New Road Rules: Leasing a Used Car

Used cars aren't what they used to be. "Previously owned cars" have gained a respectable reputation and a following among car shoppers on a budget. Now how about considering a previously leased set of wheels?

June 1, 1999

Carrie Cartland isn't in real estate, but she faced the same dilemma some real estate practitioners face when they go car shopping: big expectations but a small bank account. Cartland wanted the looks, comfort, and reliability of a new car, but she couldn't afford one.

"No matter how I tried to work it out, I just didn't have the money to buy the kind of car I wanted," says the 37-year-old Los Angeles merchandise manager. Then the salesperson suggested leasing a three-year-old Ford Taurus GL for half the price of leasing a new one. Cartland's "new" used car went through an extensive certification program and was backed up with a like-new warranty and roadside service.

"I don't know why I'd ever buy a new car again," Cartland says with delight. And she's not unique.

A growing list of automakers now offer "certified" used cars backed by extended factory warranties and niceties such as roadside assistance and trip interruption protection. Better yet, many of the vehicles are offered with "like new" leases.

Obviously, a used car—whether bought of leased—isn't for everyone. If prospects ride in your car, you need a car that's both attractive and well maintained. Typically, you won't want something older than 36 months. Nor should you sign up for a lease longer than 36 months. After that, the experts warn, breakdowns and repairs may mount.

Are you getting a good deal? When you lease a new car, experts suggest picking something popular, because if the trade-in, or residual, value is high, the monthly rate will be lower. On a popular vehicle, like the Ford Expedition, resale values are so high you may pay nearly as much to lease the vehicle used as you would to lease it new.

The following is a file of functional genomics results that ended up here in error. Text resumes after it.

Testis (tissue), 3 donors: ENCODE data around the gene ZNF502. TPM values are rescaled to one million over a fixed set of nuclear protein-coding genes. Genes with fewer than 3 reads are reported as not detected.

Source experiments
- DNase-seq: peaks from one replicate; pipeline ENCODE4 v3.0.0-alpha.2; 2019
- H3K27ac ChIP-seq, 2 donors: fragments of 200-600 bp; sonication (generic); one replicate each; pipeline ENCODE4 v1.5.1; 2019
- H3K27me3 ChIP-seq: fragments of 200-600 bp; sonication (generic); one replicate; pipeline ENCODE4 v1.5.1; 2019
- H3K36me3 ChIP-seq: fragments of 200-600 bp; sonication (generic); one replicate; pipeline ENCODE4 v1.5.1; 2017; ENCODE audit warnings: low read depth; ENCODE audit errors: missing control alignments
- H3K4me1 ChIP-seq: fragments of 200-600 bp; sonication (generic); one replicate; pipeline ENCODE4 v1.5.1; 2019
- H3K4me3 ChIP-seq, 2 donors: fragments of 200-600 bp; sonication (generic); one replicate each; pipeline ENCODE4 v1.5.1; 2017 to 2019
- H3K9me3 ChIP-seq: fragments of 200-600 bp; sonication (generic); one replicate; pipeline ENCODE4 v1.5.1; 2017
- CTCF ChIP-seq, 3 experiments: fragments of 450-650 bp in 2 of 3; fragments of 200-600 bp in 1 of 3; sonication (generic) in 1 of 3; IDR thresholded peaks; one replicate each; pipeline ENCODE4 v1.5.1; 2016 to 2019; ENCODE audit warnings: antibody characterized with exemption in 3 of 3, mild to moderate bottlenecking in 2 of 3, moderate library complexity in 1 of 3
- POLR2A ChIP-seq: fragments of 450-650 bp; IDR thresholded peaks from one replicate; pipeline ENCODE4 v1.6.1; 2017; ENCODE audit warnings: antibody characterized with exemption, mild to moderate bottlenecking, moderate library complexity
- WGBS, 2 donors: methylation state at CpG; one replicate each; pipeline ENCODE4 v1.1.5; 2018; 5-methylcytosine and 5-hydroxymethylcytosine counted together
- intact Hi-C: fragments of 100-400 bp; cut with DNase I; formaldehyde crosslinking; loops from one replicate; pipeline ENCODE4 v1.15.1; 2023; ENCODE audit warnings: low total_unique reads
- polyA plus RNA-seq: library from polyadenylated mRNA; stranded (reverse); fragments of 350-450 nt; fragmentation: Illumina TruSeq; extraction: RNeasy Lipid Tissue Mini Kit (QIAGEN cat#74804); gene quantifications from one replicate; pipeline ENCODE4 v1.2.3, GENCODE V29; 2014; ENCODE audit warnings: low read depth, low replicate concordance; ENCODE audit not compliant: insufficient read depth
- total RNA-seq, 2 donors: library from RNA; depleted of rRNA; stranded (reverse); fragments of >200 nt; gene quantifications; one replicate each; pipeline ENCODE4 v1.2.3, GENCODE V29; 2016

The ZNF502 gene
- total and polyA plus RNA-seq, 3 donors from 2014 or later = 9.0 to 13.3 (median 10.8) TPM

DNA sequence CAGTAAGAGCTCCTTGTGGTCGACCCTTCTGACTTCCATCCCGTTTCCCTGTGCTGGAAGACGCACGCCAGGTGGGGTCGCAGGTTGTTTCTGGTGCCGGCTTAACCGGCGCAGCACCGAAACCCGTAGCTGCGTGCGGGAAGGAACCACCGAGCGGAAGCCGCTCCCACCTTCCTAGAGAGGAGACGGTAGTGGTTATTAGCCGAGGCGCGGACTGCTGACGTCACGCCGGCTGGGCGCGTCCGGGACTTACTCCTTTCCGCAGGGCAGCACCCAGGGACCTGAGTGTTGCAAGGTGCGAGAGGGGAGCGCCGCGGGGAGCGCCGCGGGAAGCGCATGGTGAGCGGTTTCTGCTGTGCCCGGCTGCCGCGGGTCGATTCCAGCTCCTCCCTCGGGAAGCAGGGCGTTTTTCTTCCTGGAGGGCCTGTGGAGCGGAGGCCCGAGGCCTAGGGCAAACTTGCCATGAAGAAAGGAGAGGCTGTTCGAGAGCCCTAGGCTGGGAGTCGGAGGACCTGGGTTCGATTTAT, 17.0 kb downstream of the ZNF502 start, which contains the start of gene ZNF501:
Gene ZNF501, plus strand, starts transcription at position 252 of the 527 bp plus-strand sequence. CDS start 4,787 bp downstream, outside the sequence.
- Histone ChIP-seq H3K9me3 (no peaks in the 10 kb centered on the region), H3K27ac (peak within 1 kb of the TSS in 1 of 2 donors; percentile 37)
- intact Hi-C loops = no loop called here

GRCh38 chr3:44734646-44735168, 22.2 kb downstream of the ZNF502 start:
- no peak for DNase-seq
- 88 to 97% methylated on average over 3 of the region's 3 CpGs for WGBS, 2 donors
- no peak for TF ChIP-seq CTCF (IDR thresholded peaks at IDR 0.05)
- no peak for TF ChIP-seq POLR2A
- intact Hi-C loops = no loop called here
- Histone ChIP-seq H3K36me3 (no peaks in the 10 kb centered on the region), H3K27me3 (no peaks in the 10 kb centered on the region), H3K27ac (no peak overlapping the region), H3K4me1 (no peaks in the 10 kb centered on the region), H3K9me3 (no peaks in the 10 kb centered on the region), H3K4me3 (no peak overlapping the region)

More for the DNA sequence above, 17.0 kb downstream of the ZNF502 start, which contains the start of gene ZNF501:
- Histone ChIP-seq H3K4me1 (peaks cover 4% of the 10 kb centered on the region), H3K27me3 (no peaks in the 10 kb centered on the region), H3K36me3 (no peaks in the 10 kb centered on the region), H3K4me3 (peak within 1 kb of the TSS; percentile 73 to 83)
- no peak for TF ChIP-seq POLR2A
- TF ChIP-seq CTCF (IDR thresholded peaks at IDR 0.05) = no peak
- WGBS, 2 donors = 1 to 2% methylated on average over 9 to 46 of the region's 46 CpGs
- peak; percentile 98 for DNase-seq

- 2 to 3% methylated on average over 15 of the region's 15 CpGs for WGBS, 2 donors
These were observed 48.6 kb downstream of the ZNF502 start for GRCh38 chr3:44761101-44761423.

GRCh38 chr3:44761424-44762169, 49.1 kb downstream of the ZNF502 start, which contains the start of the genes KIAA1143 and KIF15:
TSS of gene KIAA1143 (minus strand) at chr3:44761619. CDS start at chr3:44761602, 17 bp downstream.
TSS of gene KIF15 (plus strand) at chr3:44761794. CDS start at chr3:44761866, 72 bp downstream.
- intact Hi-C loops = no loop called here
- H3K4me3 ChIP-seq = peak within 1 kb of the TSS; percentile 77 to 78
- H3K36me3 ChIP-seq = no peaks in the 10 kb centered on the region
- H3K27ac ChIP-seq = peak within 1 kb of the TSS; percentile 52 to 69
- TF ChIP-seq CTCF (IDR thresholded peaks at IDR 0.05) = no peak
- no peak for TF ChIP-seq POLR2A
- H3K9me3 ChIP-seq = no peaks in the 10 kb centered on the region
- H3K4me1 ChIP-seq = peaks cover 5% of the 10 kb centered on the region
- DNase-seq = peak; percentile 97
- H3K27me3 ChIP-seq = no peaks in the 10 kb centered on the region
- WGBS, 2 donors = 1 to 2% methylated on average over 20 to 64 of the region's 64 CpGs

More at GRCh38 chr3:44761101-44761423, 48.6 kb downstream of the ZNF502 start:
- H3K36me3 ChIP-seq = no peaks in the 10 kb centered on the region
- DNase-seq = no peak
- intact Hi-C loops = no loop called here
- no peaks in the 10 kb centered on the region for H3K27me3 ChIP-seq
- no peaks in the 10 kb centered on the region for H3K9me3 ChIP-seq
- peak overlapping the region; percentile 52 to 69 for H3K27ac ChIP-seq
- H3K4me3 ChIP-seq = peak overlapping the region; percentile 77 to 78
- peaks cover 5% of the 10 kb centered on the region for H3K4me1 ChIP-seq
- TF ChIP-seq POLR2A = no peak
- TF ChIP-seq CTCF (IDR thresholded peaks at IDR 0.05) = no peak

With a used-car lease, it's often better to opt for something less popular. "That means the vehicle has already taken a big hit on its value," explains leasing specialist and author Michael Kranitz. So you're starting from a low base, which holds down the monthly payment.

As with a new car lease, read the contract carefully. Make sure you know what you're getting into, especially when it comes to mileage limits, excess wear-and-tear charges, and fees that come due at the end of the lease.

Paul A. Eisenstein is publisher of The Detroit Bureau. He has more than 30 years of experience covering the auto industry for a broad range of print, broadcast, and electronic media.

Notice: The information on this page may not be current. The archive is a collection of content previously published on one or more NAR web properties. Archive pages are not updated and may no longer be accurate. Users must independently verify the accuracy and currency of the information found here. The National Association of REALTORS® disclaims all liability for any loss or injury resulting from the use of the information or data found on this page.

Related